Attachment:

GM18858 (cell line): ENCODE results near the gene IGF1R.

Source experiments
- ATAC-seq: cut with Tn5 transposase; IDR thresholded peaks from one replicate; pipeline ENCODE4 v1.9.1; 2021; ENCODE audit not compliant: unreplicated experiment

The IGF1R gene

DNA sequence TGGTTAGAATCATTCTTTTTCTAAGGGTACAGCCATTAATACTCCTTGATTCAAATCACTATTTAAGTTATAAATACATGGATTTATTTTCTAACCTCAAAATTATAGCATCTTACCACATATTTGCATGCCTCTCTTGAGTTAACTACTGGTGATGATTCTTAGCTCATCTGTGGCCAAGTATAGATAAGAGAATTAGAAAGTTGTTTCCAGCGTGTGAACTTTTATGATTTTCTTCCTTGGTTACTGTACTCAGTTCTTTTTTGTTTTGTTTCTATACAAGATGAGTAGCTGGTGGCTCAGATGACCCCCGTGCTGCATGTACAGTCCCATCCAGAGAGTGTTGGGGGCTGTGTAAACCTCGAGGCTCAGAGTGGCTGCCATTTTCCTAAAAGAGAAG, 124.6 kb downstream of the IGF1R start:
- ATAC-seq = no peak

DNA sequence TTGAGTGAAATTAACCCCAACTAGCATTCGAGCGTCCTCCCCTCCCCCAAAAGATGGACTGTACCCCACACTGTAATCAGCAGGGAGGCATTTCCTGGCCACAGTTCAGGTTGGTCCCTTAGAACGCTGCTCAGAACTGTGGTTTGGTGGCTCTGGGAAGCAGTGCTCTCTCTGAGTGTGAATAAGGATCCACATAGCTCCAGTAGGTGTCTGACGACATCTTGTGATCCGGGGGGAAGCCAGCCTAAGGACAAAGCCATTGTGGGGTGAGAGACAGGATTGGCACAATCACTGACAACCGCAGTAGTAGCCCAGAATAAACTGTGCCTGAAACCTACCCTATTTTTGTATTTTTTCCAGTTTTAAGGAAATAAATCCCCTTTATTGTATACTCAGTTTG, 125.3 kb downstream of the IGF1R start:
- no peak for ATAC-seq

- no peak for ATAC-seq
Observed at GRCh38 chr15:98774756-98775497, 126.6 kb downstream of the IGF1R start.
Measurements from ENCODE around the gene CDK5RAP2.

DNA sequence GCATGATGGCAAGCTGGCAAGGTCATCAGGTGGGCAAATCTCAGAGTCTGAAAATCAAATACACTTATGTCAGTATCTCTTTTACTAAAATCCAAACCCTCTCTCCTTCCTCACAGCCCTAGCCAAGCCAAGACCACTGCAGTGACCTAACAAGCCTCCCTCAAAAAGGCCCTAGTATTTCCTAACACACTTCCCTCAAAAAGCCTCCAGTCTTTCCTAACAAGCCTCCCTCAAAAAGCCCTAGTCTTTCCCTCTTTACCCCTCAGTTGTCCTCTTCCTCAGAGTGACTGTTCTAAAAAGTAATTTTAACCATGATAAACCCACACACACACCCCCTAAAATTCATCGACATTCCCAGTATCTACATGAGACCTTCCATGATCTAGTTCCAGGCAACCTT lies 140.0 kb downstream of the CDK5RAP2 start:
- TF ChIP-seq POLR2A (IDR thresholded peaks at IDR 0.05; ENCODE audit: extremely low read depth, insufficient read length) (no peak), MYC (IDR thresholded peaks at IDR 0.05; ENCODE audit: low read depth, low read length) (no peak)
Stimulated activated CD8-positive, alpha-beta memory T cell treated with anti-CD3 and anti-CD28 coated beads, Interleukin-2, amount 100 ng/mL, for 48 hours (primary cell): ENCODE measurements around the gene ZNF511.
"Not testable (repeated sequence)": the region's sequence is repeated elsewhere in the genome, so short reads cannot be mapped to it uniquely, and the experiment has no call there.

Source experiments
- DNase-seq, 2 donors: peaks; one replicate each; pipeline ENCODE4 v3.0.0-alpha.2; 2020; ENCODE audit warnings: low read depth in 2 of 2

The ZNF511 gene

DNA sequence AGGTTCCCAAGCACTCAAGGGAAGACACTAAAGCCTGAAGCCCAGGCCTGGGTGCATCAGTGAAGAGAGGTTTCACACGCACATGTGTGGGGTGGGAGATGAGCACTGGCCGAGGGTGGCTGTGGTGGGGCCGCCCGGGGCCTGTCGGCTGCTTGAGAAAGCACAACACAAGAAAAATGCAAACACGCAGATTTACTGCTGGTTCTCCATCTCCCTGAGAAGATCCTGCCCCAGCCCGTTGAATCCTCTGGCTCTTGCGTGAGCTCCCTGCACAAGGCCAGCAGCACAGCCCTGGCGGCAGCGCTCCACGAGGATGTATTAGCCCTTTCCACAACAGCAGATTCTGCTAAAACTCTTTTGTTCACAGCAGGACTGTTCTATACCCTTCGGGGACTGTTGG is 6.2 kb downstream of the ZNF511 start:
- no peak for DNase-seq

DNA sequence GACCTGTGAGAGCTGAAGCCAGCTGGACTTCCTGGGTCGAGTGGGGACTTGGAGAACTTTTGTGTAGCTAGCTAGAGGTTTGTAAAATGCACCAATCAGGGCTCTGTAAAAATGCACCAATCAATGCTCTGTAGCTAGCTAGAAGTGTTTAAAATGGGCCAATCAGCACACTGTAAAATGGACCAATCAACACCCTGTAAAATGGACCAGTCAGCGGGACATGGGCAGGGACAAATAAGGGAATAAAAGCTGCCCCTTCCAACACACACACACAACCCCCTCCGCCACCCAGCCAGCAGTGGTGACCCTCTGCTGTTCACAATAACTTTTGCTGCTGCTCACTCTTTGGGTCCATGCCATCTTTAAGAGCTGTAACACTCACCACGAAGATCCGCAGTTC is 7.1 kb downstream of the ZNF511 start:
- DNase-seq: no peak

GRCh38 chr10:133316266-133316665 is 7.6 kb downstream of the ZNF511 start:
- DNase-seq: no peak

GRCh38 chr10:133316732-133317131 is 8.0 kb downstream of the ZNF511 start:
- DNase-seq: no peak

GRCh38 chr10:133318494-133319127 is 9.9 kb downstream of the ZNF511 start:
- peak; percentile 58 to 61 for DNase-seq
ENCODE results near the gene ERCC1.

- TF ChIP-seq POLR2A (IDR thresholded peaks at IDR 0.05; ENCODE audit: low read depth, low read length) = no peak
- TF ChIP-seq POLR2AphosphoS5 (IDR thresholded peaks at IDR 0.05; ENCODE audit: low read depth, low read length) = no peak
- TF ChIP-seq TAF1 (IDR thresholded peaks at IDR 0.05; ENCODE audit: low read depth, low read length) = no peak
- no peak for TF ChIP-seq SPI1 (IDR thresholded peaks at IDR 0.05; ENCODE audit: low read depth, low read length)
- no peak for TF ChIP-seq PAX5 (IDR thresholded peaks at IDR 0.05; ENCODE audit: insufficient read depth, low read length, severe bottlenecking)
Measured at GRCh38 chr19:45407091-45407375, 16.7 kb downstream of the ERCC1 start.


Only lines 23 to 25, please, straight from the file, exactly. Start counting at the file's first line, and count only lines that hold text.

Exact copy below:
GRCh38 chr10:133316266-133316665 is 7.6 kb downstream of the ZNF511 start:
- DNase-seq: no peak

GRCh38 chr10:133316732-133317131 is 8.0 kb downstream of the ZNF511 start: